RUSS OF THE ROBINS
New Cheltenham boss Russ Milton borrows from Socrates’ philosophy
IN a parallel universe, under a different coach, Russell Milton might have played for Arsenal. He might have won titles and FA Cups. He might have knocked around with Dennis Bergkamp.
But then he would never have teamed up with Socrates, played in Hong Kong or tried his hand at broadcasting and teaching. He may have missed out on fame and fortune, but Milton’s is a life richly lived.
“I’ve lived in seven or eight countries,” said Milton, now in caretaker charge at Cheltenham. “I’ve seen different cultures, the way they play football and do business. I’ve got friends all over the world. I’ve had a fantastic time and if I could go back now I wouldn’t change it. Not a thing.”
For a while, though, the young Milton had good reason to believe he was destined for domestic greatness.
A talented sportsman (he played cricket with Mark Ealham in his youth and rejected an offer from Kent), Milton was one of just two Arsenal youngsters to be handed a pro contract from a shortlist of 30 apprentices. The other was Paul Merson. Then, in December 1989, came what appeared to be his big break. “We played a training game of first team against reserves,” recalled Milton, then 21. “Paul Davis got injured, so George Graham put me in the first team. I played really well.
“They were playing Man United at home on the Sunday on TV so I went off thinking ‘I’ve got a chance here’. I even remember Tony Adams saying ‘What a game to make your debut’. I rang my mum, my mates. I told everyone. The next day, George called me into his office and said I was being released.”
It was then that Arsenal winger Brian Marwood, recognising that Milton’s technical approach was ill-suited to the blood and thunder of English football, urged him to chance his arm abroad.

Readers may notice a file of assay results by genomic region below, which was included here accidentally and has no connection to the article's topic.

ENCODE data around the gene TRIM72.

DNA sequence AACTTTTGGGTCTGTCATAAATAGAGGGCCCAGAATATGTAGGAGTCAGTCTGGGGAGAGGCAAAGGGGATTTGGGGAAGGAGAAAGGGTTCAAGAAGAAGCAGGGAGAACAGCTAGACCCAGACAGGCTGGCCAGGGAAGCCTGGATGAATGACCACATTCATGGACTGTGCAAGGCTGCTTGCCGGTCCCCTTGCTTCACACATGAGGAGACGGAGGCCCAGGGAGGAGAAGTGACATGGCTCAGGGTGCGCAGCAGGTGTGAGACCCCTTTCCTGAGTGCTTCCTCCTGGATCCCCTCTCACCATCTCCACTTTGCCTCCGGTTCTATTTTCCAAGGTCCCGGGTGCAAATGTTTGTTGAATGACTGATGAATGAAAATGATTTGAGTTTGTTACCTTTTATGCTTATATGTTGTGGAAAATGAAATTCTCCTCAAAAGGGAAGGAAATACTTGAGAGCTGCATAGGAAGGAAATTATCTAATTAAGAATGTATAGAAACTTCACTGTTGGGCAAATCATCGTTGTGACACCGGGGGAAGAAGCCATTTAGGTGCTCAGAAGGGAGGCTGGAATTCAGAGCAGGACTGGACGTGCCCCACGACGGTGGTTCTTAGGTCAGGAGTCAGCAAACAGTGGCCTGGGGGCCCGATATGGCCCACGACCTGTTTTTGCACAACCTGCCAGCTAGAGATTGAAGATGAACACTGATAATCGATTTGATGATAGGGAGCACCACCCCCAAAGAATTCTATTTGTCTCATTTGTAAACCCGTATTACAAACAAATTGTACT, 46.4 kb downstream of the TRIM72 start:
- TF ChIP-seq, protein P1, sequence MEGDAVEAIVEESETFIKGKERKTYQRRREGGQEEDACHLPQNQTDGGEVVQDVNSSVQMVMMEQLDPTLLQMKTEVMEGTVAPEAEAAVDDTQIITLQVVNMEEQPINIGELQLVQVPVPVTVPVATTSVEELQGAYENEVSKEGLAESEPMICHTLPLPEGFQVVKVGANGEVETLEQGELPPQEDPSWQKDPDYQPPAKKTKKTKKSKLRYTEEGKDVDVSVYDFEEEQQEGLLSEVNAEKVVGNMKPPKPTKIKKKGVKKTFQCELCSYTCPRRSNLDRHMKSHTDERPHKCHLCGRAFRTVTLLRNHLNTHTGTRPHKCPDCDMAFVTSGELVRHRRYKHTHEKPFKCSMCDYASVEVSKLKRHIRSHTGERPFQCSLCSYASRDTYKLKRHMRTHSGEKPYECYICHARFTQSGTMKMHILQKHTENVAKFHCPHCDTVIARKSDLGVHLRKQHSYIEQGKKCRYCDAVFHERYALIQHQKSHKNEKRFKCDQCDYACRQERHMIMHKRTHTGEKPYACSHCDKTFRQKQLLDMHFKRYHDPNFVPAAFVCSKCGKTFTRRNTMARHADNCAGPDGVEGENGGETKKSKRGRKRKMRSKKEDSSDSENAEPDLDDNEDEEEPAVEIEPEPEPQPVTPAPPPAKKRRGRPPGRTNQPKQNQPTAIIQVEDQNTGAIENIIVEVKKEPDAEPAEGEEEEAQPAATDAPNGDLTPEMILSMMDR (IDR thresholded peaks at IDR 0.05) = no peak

So he rejected Bury and Stoke, first joining Japanese outfit Hitachi Kashiwa Reysol (who would later sign Brazilian legend Careca and be managed by Steve Perryman) before spending three seasons with Double Flower FC in Hong Kong’s top flight.
There, he played with Socrates and Serginho, took on the AC Milan of Van Basten and Gullit and ate – amongst other things – rat, snake and dog.
Milton ranks playing with Socrates as the highlight of his career and it was the prompting of the Brazilian – who put off turning pro until he was 25 in order to graduate in medicine – that encouraged him to return to England to take a degree in Sports Science and become a PE teacher.
He did too, all whilst playing part-time for Dover in a fondlyremembered spell that yielded 21 goals in 165 games. It is, however, Cheltenham and the all-conquering side of Steve Cotterill that brought the best out in Milton.
When Milton arrived in 1997, the Robins had just won promotion from the Southern Prem. When he left in 2003, they had won an FA Trophy and played in League One.
“Russ was a really nice lad and a really good team player,” says Cotterill, now in charge at Bristol City. “He had fantastic technique but he could compete, too.
“My main memory of him is that absolute wand of a left foot. His set-pieces used to get us so many goals.”
Though he would spend a final season at Bath, Milton never cut his ties to Cheltenham, lecturing, commentating on their matches for BBC radio before heading up the academy under former teammate Mark Yates.
And when Yates’ five-year reign came to an end in November, Milton was given a chance to stake his claim.
“It would be fitting if Russ kept them up because he was a big part of the team that got them there,” added Cotterill
ALL SMILES: Russell Milton packed plenty into his career
IN HIS PRIME: Milton in action for Cheltenham Town